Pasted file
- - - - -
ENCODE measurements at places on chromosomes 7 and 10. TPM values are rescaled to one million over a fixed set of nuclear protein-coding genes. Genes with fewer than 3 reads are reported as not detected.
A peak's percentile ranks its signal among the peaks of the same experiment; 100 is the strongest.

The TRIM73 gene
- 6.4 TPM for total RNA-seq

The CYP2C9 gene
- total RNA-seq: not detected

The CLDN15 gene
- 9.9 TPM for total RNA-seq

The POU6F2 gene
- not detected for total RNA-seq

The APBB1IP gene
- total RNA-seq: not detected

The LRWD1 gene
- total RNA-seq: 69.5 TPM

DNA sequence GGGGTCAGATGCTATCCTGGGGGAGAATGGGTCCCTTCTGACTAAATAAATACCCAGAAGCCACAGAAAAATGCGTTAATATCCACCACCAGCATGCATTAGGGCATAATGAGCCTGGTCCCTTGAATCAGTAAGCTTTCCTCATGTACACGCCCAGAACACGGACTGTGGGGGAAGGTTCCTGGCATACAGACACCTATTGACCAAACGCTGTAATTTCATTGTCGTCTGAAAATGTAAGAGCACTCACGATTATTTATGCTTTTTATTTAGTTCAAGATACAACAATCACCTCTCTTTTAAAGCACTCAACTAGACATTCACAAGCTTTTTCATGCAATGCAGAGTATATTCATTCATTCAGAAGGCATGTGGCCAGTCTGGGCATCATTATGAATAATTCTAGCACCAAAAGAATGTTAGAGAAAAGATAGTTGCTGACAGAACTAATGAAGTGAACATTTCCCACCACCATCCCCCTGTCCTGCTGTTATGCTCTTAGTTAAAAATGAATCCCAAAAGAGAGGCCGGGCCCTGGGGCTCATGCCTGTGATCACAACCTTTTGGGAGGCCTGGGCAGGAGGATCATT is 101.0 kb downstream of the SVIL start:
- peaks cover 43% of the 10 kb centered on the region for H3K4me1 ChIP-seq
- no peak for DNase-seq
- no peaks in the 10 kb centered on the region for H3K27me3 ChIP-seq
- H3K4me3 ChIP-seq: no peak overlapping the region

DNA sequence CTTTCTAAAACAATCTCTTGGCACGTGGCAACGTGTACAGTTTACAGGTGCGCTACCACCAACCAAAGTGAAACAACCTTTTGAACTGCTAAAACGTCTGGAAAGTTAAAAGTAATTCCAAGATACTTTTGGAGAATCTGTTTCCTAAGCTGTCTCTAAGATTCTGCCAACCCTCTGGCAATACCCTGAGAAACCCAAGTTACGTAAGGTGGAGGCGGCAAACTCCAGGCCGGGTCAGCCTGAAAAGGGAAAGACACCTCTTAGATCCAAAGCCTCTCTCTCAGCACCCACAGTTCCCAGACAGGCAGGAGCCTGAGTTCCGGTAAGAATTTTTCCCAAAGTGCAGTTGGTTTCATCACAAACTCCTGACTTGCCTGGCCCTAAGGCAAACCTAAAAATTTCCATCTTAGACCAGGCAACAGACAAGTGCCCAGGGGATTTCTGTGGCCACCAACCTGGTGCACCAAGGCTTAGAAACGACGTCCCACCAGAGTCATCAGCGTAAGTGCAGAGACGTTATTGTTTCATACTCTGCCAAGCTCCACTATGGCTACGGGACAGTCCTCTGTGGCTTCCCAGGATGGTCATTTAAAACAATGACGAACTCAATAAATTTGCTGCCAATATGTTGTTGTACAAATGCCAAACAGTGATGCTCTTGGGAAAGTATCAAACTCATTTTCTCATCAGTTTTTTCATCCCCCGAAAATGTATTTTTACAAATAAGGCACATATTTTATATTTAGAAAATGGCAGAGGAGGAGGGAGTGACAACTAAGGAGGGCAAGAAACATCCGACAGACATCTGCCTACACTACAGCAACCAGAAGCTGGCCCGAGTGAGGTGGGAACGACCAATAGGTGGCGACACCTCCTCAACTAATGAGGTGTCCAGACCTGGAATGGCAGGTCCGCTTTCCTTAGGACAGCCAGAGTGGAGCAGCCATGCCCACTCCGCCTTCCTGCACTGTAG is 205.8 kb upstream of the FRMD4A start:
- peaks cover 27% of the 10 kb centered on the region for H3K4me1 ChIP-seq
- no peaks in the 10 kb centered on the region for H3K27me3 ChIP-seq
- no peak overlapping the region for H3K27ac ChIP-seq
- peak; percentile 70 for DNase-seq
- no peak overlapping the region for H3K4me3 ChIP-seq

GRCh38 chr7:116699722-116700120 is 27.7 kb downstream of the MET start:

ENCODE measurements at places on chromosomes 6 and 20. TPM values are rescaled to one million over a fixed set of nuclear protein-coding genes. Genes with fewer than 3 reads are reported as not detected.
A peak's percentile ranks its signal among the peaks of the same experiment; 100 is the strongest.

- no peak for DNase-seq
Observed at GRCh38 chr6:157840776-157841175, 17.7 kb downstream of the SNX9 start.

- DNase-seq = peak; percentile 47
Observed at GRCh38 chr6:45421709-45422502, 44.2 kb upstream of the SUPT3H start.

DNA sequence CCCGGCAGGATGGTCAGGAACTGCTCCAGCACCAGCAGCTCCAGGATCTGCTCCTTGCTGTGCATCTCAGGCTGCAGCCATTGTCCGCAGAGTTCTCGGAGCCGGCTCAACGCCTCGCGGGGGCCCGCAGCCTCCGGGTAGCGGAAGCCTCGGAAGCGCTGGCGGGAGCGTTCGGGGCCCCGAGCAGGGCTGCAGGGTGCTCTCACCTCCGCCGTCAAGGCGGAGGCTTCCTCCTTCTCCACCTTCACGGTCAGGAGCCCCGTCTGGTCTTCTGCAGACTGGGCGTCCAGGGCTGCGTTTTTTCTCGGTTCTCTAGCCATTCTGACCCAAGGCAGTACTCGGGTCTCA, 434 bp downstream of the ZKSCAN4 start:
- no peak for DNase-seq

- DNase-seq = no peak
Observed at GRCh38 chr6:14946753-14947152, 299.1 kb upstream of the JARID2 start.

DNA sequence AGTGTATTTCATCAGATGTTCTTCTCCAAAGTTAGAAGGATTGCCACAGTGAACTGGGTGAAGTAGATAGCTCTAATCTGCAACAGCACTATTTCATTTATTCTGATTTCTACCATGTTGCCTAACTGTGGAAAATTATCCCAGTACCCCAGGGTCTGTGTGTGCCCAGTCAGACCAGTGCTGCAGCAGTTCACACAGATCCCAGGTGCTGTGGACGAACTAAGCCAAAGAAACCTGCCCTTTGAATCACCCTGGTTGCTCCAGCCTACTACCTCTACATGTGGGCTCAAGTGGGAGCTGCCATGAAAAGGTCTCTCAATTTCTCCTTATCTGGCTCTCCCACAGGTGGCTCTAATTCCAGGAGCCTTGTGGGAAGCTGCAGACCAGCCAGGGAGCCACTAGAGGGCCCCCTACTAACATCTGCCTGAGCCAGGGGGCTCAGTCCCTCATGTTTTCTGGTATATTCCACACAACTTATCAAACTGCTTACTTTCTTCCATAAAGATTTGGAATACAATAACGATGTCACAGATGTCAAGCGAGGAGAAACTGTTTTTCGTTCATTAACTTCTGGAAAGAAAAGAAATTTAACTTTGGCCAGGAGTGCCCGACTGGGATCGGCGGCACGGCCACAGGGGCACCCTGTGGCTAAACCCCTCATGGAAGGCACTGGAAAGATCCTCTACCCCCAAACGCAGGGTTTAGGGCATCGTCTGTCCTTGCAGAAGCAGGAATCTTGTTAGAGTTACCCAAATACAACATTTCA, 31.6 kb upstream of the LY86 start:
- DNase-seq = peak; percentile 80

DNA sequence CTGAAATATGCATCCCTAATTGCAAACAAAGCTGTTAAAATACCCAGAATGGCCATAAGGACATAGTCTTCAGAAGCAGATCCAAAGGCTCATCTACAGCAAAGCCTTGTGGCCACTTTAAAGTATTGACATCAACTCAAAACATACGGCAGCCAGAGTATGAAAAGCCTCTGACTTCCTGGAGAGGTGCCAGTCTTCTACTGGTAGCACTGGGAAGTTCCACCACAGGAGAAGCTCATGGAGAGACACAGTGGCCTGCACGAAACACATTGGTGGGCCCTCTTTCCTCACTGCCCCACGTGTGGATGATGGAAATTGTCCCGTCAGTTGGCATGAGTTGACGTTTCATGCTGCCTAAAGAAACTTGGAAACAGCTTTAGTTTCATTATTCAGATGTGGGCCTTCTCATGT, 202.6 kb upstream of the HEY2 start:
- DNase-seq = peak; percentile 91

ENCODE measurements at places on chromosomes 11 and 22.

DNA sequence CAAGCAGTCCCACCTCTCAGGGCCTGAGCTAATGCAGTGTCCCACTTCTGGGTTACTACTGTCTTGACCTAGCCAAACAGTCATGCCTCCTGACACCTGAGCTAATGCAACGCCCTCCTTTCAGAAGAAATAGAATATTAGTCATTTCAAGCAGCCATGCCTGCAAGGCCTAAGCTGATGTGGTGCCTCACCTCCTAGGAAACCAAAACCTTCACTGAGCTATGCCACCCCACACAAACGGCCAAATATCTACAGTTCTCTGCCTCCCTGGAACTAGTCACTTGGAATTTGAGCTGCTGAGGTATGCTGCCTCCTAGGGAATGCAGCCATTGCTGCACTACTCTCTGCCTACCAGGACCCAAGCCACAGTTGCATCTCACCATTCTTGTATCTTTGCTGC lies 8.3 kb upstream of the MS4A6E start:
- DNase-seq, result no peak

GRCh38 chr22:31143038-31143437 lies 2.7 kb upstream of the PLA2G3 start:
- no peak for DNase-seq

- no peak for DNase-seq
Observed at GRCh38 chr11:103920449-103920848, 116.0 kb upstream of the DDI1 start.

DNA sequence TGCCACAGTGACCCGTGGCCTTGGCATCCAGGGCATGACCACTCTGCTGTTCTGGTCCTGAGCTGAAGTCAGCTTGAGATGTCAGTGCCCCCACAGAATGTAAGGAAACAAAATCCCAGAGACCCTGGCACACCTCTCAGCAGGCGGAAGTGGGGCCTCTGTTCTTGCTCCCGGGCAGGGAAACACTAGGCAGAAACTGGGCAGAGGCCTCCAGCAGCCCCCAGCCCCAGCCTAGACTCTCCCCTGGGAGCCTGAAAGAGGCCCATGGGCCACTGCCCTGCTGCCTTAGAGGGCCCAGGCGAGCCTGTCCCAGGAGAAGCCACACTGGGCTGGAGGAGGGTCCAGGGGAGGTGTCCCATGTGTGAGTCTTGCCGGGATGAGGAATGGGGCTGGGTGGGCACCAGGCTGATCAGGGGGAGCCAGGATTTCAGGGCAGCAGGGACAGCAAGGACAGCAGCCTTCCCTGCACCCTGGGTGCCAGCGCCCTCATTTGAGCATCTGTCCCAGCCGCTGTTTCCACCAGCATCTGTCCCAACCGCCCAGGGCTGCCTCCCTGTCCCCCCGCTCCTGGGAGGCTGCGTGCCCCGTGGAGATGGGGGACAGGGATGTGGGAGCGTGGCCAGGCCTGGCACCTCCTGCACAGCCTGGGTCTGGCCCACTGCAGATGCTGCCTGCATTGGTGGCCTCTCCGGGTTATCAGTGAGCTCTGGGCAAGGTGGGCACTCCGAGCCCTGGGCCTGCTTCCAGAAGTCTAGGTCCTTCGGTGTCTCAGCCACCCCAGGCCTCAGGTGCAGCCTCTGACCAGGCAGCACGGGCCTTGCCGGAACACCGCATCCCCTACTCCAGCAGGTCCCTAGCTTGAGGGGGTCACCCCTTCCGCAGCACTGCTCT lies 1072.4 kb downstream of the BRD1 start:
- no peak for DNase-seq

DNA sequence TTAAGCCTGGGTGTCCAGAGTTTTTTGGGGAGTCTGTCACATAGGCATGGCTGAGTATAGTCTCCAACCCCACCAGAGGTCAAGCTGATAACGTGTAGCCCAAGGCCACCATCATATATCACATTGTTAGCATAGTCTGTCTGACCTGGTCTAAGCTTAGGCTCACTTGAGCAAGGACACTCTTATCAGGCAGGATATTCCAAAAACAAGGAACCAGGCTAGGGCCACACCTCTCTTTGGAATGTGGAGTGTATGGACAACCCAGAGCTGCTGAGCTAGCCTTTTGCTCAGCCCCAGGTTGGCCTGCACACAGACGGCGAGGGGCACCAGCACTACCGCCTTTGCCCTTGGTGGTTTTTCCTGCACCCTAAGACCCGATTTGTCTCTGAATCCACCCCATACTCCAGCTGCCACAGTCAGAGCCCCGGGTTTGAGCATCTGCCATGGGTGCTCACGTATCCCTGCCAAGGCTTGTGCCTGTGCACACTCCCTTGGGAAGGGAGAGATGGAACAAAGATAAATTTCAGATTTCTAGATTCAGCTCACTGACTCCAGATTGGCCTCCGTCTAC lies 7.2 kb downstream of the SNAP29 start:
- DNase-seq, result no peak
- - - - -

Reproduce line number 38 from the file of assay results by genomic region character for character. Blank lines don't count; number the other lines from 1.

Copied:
- DNase-seq = peak; percentile 80